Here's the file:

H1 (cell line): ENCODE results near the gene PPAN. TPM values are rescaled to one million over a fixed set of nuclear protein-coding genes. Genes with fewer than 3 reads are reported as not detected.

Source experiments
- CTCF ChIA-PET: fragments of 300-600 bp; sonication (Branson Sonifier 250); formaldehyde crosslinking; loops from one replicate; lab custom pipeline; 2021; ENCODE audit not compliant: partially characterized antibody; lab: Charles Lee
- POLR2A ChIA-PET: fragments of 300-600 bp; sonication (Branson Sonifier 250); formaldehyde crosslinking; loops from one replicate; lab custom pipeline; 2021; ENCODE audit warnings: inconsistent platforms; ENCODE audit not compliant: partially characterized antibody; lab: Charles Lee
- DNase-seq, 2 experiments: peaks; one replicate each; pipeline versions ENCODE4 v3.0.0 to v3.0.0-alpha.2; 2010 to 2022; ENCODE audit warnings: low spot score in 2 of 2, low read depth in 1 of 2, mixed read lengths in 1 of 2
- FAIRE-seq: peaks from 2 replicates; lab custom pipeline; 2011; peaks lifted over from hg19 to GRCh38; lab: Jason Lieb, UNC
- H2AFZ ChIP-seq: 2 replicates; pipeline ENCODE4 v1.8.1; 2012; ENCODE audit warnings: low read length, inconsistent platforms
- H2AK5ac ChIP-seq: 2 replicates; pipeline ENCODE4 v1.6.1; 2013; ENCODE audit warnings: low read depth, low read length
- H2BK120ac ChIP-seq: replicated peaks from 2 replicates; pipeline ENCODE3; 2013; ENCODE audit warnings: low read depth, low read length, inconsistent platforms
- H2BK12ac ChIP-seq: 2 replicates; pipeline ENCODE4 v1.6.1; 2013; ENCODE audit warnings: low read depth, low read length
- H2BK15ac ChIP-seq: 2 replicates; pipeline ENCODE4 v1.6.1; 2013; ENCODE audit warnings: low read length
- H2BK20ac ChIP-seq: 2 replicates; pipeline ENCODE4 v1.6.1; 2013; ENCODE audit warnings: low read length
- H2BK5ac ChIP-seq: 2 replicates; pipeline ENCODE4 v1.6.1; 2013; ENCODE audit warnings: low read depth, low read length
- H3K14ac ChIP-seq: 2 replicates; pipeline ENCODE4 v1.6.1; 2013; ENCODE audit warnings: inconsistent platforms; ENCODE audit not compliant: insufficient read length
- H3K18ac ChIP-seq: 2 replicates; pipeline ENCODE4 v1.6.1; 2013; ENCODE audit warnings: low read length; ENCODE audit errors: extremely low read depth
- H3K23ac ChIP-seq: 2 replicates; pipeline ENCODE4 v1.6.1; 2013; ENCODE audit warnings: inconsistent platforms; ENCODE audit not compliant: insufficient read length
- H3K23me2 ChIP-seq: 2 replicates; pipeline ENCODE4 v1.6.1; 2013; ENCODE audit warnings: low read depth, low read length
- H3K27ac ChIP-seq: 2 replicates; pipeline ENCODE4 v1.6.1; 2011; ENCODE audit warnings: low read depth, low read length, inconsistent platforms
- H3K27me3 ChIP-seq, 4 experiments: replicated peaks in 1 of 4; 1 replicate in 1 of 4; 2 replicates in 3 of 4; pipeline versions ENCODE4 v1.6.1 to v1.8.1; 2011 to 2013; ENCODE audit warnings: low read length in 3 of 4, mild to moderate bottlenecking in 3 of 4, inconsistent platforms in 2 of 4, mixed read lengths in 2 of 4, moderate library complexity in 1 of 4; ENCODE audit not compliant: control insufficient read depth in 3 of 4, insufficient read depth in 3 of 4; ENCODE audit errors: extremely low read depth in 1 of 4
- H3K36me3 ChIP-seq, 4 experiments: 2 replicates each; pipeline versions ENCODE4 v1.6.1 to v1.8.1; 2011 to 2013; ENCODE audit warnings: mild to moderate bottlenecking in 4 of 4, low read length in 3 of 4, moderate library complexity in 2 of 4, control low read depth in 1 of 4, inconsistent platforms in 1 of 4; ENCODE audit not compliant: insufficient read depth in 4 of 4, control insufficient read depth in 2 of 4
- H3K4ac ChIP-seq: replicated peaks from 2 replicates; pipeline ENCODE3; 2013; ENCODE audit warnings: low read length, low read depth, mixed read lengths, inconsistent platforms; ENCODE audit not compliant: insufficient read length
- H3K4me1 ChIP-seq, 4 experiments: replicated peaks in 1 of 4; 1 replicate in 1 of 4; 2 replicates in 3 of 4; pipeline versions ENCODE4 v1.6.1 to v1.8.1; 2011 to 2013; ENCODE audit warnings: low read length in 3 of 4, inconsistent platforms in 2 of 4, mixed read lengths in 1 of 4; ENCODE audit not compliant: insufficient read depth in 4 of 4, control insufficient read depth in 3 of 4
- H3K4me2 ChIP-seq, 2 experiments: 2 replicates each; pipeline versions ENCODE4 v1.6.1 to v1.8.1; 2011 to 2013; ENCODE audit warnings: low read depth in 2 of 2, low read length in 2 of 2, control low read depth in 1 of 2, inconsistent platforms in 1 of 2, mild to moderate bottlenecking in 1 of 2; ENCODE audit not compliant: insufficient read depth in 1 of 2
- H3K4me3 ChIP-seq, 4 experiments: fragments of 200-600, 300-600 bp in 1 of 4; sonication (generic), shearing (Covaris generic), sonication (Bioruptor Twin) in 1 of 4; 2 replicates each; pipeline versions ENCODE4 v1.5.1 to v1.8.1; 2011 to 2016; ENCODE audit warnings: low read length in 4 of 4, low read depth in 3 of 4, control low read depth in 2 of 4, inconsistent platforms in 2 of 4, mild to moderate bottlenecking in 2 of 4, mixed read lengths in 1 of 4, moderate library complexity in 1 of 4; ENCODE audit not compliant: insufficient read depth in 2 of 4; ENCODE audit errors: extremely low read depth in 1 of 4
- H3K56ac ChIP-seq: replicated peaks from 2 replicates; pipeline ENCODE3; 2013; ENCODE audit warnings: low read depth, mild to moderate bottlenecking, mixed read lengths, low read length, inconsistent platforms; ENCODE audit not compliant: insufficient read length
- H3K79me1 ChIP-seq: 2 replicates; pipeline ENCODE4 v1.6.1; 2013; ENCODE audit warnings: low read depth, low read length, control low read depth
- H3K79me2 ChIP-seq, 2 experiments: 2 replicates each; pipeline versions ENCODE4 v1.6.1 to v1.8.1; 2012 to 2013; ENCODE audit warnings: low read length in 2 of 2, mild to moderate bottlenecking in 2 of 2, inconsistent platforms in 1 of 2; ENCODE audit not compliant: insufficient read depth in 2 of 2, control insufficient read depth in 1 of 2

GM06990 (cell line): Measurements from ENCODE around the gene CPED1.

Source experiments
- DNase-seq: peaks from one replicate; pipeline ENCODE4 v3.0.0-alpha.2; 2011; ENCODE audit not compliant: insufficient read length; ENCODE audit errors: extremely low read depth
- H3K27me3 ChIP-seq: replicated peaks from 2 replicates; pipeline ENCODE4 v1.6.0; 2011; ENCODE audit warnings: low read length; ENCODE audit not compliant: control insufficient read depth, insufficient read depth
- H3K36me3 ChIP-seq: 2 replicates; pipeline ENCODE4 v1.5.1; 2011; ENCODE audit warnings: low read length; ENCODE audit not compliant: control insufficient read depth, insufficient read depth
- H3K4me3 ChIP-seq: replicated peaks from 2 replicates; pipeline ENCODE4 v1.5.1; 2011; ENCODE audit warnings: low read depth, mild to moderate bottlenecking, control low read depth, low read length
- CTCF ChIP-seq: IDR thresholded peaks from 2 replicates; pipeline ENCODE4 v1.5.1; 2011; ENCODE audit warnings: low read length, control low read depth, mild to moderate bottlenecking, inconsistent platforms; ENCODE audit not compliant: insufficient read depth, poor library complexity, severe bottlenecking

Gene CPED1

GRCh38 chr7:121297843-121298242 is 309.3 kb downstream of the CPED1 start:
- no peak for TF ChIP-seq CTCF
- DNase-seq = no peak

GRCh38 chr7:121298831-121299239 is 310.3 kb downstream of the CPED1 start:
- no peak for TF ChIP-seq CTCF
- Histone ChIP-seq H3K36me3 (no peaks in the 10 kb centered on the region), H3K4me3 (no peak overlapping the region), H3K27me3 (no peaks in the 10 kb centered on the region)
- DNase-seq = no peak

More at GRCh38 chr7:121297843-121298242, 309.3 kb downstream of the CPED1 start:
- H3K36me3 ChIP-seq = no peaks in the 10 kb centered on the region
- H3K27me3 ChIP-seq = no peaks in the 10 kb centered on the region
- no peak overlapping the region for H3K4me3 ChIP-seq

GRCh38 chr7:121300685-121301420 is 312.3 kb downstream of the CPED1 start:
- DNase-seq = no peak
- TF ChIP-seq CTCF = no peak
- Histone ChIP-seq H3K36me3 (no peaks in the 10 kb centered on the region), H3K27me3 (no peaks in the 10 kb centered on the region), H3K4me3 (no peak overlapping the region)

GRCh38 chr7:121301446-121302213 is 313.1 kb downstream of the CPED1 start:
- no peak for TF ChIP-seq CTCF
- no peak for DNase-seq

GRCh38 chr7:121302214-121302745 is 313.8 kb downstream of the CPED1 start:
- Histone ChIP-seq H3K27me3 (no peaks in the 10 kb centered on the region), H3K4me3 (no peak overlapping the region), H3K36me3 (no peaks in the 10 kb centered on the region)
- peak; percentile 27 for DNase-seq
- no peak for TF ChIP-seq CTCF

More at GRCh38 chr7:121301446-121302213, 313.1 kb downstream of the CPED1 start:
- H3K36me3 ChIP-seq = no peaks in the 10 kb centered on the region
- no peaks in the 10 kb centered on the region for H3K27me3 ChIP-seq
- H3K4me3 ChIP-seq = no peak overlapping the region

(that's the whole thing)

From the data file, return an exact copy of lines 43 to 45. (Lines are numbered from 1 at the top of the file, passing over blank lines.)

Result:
More at GRCh38 chr7:121297843-121298242, 309.3 kb downstream of the CPED1 start:
- H3K36me3 ChIP-seq = no peaks in the 10 kb centered on the region
- H3K27me3 ChIP-seq = no peaks in the 10 kb centered on the region